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HomeTravel PhotographyThis Central European City Boasts Michelin-Starred Restaurants, Contemporary Museums, and High-End Shopping

This Central European City Boasts Michelin-Starred Restaurants, Contemporary Museums, and High-End Shopping



With its history dating back to the Roman times and its grand palaces and cultural institutions, Budapest is one of Europe’s most beautiful and architecturally significant capitals. Dubbed “Paris of the East,” the Hungarian city comprises Buda and Pest, sitting on the opposite banks of the Danube River, linked by the spectacular Chain Bridge.

The city is recognized for its cultural significance as a UNESCO World Heritage Site, offering spectacular architecture, riverfront views, and thermal baths. But Budapest, while rooted in the past, is also emerging as a modern world-class destination with Michelin-starred restaurants, a globally acclaimed art scene, top-notch hotels, sleek spas, and countless independent boutiques and design shops.

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“Budapest has been an ‘over-cultured’ city for about a hundred years, with more theatres, symphony orchestras and museums than the country could have afforded,” said András Török, a Budapest-based author and lecturer, whose latest book “Budapest Gem” was published by Assouline in April. “Nowadays, Budapest, a city just the right size, offers all the sophistication of much larger cities, especially after the gastro revolution of the mid-2010s.”

Read on for a curated list of Budapest’s best hotels, restaurants, spas, and galleries that reveal the city’s modern spirit. 

Where to Eat

Overlooking the Danube River, Felix occupies a stunning neo-renaissance building and a former pumping station for the Royal Palace. The elegant eatery, often frequented by celebrities, boasts multiple dining rooms, including a breezy (and shaded) terrace with spectacular Gresham Palace and Buda Castle vistas. With seasonal, globally-inspired menus and a few year-round classics like oysters and caviar, Felix sources the freshest local ingredients and prime cuts of Australian and Japanese meats. Patrons also enjoy an impressive selection of hundreds of bottles of classic and rare Hungarian and international wines. Try the 1995 Oremus Tokaji Aszu 5 Puttonyos, a sweet dessert wine from Hungary’s most renowned wine region, or indulge in a bottle of dry white 2021 Balassa X Czinki Szent Tamás Furmint, the result of a collaboration between one of the country’s best vineyards and master sommelier Tamas Czinki, who’s behind the restaurant’s wine list.

In 2022, the Michelin Guide launched its inaugural Hungary guide, awarding two stars to just two eateries, including the Budapest-based Stand. The cozy downtown restaurant is helmed by award-winning chefs Tamás Széll and Szabina Szulló, whose elaborate dishes are rooted in traditional Hungarian culinary traditions but prepared with modern palates in mind. The result is a fine dining experience that showcases modern techniques and takes guests on a culinary journey around the country in an elegant yet cozy dining room.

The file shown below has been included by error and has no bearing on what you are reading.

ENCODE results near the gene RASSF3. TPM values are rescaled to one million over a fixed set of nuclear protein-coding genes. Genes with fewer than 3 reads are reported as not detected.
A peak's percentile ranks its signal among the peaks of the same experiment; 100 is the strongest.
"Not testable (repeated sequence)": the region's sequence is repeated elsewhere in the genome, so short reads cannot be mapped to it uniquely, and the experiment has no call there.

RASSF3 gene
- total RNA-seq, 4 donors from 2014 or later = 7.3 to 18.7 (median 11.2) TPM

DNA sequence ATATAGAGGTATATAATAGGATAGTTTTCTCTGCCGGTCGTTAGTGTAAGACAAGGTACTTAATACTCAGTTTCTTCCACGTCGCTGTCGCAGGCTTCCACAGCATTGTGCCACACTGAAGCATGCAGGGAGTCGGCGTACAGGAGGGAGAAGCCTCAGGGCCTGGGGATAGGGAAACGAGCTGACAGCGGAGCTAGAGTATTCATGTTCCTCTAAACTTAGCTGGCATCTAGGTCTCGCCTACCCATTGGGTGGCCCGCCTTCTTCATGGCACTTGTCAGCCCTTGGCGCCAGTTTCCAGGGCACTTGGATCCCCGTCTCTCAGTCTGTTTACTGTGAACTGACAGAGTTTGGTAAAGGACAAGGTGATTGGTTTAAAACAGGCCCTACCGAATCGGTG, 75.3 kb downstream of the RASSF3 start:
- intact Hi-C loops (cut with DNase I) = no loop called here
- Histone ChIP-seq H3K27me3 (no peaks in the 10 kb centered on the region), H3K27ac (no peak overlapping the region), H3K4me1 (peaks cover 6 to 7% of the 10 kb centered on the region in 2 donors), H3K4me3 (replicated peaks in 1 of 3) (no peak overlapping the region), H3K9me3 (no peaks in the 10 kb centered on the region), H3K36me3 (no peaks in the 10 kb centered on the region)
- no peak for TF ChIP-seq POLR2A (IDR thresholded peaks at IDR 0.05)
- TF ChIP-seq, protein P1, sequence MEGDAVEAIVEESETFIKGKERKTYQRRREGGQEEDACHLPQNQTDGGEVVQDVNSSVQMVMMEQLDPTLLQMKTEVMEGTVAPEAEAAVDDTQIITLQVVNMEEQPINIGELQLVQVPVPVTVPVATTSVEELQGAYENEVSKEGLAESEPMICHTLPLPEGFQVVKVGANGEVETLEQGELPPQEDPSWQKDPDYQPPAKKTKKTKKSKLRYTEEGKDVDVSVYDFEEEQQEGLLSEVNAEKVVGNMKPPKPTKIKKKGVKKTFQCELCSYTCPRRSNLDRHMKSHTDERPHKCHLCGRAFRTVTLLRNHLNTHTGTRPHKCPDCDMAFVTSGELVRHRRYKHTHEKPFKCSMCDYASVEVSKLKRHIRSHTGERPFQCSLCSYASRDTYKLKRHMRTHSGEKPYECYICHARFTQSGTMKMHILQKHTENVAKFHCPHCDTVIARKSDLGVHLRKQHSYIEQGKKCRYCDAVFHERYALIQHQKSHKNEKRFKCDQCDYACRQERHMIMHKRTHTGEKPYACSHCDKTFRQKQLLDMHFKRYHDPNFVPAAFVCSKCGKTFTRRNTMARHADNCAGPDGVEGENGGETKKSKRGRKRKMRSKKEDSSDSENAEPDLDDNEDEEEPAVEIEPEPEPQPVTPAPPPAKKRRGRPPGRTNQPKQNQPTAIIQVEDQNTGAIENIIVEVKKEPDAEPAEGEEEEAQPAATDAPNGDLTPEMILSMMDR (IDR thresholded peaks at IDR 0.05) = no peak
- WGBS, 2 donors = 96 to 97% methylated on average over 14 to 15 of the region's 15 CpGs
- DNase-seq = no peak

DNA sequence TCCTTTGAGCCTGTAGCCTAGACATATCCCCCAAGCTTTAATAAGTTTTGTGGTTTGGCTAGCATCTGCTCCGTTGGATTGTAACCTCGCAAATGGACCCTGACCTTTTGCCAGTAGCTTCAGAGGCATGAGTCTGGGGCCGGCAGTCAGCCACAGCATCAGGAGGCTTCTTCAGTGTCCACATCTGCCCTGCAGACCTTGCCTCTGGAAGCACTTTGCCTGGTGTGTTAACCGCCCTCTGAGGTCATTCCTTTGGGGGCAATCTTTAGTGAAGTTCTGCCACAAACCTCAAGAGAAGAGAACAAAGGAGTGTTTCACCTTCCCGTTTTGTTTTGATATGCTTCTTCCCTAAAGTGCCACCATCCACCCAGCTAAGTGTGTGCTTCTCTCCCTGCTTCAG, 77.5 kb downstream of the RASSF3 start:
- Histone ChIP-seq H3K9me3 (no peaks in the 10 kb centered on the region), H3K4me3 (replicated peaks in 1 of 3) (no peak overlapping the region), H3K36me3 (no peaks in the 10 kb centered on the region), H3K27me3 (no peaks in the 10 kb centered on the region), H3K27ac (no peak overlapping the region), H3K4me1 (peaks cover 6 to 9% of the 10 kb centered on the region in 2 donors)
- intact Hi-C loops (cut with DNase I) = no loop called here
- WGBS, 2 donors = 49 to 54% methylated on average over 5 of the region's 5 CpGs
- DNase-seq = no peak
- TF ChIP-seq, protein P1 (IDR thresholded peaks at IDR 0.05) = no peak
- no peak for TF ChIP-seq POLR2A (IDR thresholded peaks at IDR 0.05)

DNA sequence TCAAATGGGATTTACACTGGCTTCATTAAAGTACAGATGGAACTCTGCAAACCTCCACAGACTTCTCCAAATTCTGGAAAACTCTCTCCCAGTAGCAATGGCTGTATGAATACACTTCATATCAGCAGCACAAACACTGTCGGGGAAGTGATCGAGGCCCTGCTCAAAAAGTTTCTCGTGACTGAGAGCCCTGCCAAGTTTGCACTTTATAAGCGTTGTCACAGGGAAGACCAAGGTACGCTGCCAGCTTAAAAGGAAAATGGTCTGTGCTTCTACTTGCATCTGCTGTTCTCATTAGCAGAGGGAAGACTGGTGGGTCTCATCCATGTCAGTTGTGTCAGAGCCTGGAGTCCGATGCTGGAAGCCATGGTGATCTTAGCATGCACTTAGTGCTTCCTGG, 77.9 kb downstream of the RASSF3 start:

Courtesy of W Budapest


Another highlight of the modern Budapest dining scene is Babel, which, like Stand, has been part of the Michelin Guide for two years. There is something whimsical and homey about its dining room, which features exposed stone walls, lush greenery, and warm wood accents. The eight-course menu is a refined celebration of Central European flavors and ingredients with a touch of Scandinavian minimalism. 

Nightingale by Beefbar, the sleek Art Nouveau restaurant and bar of W Budapest, draws the city’s cool crowd. Handcrafted cocktails, live DJ sessions, and shareable plates of Asian and Mediterranean-inspired dishes are complemented by front-row views of the city’s Opera House across the street on elegant Andrássy Avenue. 

Where to Stay

It’s easy to see why luxe hospitality brands love Budapest — the city has no shortage of grand palaces and mansions oozing Old World charm that have been transformed into five-star hotels.

But a roster of new openings blends past and present, marrying the best of two worlds and aesthetics.

W Budapest, which opened its doors in the summer of 2023 and was a finalist on this year’s Travel + Leisure It List, is a prime example of the timeless sophistication of the city’s historic buildings. Housed in the UNESCO-listed Drechsler Palace on Andrássy Avenue, the property’s spectacular interiors reference the building’s past — at one point, it served as the headquarters for the Ballet Insitute, so all bathrooms are outfitted with dressing room-like mirrors and lighting fixtures are inspired by delicate pearl earrings that ballerinas wear — with the brand’s design-forward approach to hospitality. There are spacious accommodations with custom furnishings, a spa with an indoor heated pool, an impossibly chic hidden speakeasy, and a very Instagram-worthy courtyard covered by a wave-like glass ceiling.

Courtesy of W Budapest